Closing gender, Māori, Pacific and ethnic pay gaps
Our Kia Toipoto plan outlines activities that will help build fairness, inclusion and representation across our Ministry. This programme aims to achieve pay equity for all with specific focus on wāhine Māori, Pacific women, and women from ethnic communities. Updated November 2023
Our Kia Toipoto Action Plan 2022–2025 is aligned with the Public Service Commission Pay Gaps and Pay Equity.
Kia Toipoto is the Public Service Pay Gaps Action Plan, which focuses on closing gender, Māori, Pacific and Ethnic Pay Gaps to reduce workplace inequities.
Papa Pounamu is designed to strengthen workplace diversity, inclusion and cultural competency with the goal of achieving better outcomes for all diversity groups. These programmes share common goals and are important to our Ministry and to our People. Due to this, we have combined these important focus areas in one plan.
We had a positive and enthusiastic response to the invitation to collaborate on our Kia Toipoto plan. Representatives from our staff networks and the PSA played an active role in the kōrero. These included Ngā Uri o Kiwa – our Māori and Pacific Peoples Network and our Rainbow Network. Their input guided our areas of focus as well as providing new ideas to shape and achieve our goals.
Using data from Q3 2023, Manatū Taonga has a headcount of 185. 78.9% are NZ European and so our numbers limit which ethnicity statistics can be used.
Workforce representation (at 29 September 2023)
tier 1–2 %
|Middle Eastern/ Latin- American/ African||-||-|
|Other ethnic group||3||-||-|
Mean and median pay (FTE salary at 29 September 2023)
|Mean $||Median $|
A key driver for our overall gender pay gap is occupational segregation with more women in lower-graded roles. Based on mean FTE salary at 30 June 2023, the overall Ministry has a gender pay gap of 5.3%.
Manatū Taonga Gender Pay Gap
Our gender pay gap fluctuates due to our relatively small size. Whilst lower than the 7.1% Public Service average, it remains a challenge.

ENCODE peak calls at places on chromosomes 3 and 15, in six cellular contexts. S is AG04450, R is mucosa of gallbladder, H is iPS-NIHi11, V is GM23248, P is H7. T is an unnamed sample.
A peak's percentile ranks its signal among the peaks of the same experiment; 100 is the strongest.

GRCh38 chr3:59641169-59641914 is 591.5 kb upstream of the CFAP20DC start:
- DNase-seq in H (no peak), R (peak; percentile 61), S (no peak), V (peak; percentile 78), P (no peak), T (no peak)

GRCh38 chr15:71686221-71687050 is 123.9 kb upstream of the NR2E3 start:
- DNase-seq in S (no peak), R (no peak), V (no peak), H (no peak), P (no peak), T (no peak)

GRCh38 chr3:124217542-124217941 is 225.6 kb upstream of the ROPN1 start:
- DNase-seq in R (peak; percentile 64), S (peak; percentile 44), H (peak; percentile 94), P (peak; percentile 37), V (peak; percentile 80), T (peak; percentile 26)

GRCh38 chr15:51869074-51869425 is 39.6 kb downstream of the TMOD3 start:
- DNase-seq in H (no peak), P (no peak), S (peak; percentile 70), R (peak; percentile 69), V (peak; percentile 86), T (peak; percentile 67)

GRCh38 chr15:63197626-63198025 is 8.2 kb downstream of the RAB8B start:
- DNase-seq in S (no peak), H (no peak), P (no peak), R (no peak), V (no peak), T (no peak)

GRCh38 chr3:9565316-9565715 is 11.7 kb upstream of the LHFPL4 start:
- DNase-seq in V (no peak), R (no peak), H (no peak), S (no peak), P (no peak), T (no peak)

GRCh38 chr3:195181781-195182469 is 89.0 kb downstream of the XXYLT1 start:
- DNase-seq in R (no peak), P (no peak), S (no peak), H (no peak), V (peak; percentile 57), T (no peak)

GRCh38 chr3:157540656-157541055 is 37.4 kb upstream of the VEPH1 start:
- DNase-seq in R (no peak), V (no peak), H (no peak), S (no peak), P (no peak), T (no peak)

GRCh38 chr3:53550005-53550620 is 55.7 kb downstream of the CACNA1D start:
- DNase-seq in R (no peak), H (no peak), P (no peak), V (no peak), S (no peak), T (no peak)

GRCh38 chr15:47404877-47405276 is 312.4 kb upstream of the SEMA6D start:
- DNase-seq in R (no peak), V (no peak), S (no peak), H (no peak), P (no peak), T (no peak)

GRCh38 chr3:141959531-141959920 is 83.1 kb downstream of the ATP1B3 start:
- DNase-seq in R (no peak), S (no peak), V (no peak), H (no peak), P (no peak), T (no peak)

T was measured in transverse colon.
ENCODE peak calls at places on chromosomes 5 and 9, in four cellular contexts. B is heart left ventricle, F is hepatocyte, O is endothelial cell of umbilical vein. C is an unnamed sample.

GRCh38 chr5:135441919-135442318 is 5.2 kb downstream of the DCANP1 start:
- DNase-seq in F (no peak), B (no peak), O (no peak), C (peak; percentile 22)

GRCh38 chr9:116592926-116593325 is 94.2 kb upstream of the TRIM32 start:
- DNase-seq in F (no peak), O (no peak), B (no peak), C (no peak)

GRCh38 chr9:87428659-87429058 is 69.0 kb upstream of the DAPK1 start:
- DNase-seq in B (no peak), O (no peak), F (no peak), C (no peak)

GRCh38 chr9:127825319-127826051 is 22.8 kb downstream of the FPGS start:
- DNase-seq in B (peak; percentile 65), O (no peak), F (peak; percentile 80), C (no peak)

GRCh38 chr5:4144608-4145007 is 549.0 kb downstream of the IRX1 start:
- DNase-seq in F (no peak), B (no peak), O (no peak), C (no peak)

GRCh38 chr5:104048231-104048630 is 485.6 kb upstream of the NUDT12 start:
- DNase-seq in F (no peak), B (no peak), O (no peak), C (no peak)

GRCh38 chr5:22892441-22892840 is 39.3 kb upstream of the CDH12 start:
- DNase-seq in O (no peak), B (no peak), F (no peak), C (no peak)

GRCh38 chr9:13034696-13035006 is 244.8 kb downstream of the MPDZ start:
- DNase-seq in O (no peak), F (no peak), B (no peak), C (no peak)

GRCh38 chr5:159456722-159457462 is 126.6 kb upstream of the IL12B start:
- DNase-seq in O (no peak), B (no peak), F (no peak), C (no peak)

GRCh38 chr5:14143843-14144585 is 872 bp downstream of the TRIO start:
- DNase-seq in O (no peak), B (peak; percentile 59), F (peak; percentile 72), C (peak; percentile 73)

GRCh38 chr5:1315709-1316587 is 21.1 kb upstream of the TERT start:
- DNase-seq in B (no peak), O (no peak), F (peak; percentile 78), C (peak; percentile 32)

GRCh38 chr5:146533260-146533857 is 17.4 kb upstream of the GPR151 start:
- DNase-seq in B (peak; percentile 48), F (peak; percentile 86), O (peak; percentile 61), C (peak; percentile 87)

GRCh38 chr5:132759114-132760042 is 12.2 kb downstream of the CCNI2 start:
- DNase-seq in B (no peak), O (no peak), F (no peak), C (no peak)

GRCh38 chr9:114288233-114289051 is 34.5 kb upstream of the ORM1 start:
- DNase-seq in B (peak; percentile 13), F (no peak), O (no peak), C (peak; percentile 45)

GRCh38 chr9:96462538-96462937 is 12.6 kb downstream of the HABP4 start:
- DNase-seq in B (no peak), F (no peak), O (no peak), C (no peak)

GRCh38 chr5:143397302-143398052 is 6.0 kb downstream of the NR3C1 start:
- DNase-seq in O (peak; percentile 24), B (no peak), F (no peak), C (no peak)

Positively, year-on-year results show a downward trend for the gender pay gap at Manatū Taonga since 2018. A key source of the gap is gender imbalance in the lower half of our remunerations grades. (29% male in grades 1-7 and 46% male grades 8-14).
Our ethnic pay gaps will benefit from increased diversity and representation in roles above grade 7. Currently, non-Europeans make up 30% of our people in grades 1-7 but only 18% in higher grades.
We aim to support this trend through regular monitoring of starting salaries to ensure bias is not affecting decisions. We will also build greater diversity at all levels and have set the target of societal representation for the Ministry by 2027. We have good guidance to focus Kia Toipoto activities at Manatū Taonga on:
Te whai kanohi i ngā taumata katoa
Leadership and representation; and
Te whakakore i te katoa o ngā momo whakatoihara, haukume anō hoki
Eliminating all forms of bias and discrimination
Our successes for 2023 have been:
- The implementation and embedding of a new remuneration framework enhancing clarity and transparency for our people. The framework accelerates progress through the steps for our people in the lower grades and supports the reduction in our ethnic and gender pay gaps.
- 21% of our leadership team is Māori, including two Māori Deputy Chief Executives.
- Delivery of our internal Leadership Development programme which included inclusive leadership and mitigating bias.
- We held our first wānanga based learning, designed to assist our people understand the importance of strengthening the Māori- Crown relations. This in-house programme, ‘Te Poho Kererū’ is grounded in fundamental iwi Māori cultural philosophies and will continue to be rolled out across the Ministry in the coming year.
- As an initial phase of our structure review, we commenced a programme of role evaluation and standardization of position descriptions. This helps to build pay equity within role types and across the system.
- Increased diversity in our tier three Leadership being 55% female and 9% identifying as members of the Rainbow community.
- An increase in staff based outside Wellington giving us greater access to the diversity we need which predominately sits outside of the region.
- Most people at Manatū Taonga utilise flexible or hybrid working opportunities and we continue to engage with staff to explore how this can enhance their experience.